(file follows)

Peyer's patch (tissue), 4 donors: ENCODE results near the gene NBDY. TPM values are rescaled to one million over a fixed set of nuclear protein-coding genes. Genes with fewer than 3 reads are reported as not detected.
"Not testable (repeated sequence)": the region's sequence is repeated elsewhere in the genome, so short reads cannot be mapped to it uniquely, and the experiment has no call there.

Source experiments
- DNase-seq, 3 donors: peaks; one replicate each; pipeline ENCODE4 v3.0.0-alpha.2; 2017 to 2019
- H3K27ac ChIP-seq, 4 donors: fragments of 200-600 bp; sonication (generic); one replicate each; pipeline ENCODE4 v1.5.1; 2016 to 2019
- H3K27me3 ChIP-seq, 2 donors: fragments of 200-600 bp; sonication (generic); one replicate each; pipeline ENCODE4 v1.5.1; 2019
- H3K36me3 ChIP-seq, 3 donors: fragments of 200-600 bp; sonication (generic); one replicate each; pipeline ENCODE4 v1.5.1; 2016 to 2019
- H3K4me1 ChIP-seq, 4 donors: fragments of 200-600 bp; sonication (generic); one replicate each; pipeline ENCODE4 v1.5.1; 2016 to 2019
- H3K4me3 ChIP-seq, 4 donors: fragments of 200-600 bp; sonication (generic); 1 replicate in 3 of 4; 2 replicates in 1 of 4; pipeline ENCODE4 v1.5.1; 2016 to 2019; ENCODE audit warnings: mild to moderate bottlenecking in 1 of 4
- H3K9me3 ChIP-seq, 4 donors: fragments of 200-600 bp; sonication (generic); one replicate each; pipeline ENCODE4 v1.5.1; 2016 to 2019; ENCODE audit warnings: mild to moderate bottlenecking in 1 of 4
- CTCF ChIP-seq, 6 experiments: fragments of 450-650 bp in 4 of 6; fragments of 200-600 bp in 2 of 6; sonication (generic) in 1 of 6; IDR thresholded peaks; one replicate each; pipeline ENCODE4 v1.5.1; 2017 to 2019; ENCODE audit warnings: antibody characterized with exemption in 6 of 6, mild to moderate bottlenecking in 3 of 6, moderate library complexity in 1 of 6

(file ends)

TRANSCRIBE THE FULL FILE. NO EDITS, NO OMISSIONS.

Peyer's patch (tissue), 4 donors: ENCODE results near the gene NBDY. TPM values are rescaled to one million over a fixed set of nuclear protein-coding genes. Genes with fewer than 3 reads are reported as not detected.
"Not testable (repeated sequence)": the region's sequence is repeated elsewhere in the genome, so short reads cannot be mapped to it uniquely, and the experiment has no call there.

Source experiments
- DNase-seq, 3 donors: peaks; one replicate each; pipeline ENCODE4 v3.0.0-alpha.2; 2017 to 2019
- H3K27ac ChIP-seq, 4 donors: fragments of 200-600 bp; sonication (generic); one replicate each; pipeline ENCODE4 v1.5.1; 2016 to 2019
- H3K27me3 ChIP-seq, 2 donors: fragments of 200-600 bp; sonication (generic); one replicate each; pipeline ENCODE4 v1.5.1; 2019
- H3K36me3 ChIP-seq, 3 donors: fragments of 200-600 bp; sonication (generic); one replicate each; pipeline ENCODE4 v1.5.1; 2016 to 2019
- H3K4me1 ChIP-seq, 4 donors: fragments of 200-600 bp; sonication (generic); one replicate each; pipeline ENCODE4 v1.5.1; 2016 to 2019
- H3K4me3 ChIP-seq, 4 donors: fragments of 200-600 bp; sonication (generic); 1 replicate in 3 of 4; 2 replicates in 1 of 4; pipeline ENCODE4 v1.5.1; 2016 to 2019; ENCODE audit warnings: mild to moderate bottlenecking in 1 of 4
- H3K9me3 ChIP-seq, 4 donors: fragments of 200-600 bp; sonication (generic); one replicate each; pipeline ENCODE4 v1.5.1; 2016 to 2019; ENCODE audit warnings: mild to moderate bottlenecking in 1 of 4
- CTCF ChIP-seq, 6 experiments: fragments of 450-650 bp in 4 of 6; fragments of 200-600 bp in 2 of 6; sonication (generic) in 1 of 6; IDR thresholded peaks; one replicate each; pipeline ENCODE4 v1.5.1; 2017 to 2019; ENCODE audit warnings: antibody characterized with exemption in 6 of 6, mild to moderate bottlenecking in 3 of 6, moderate library complexity in 1 of 6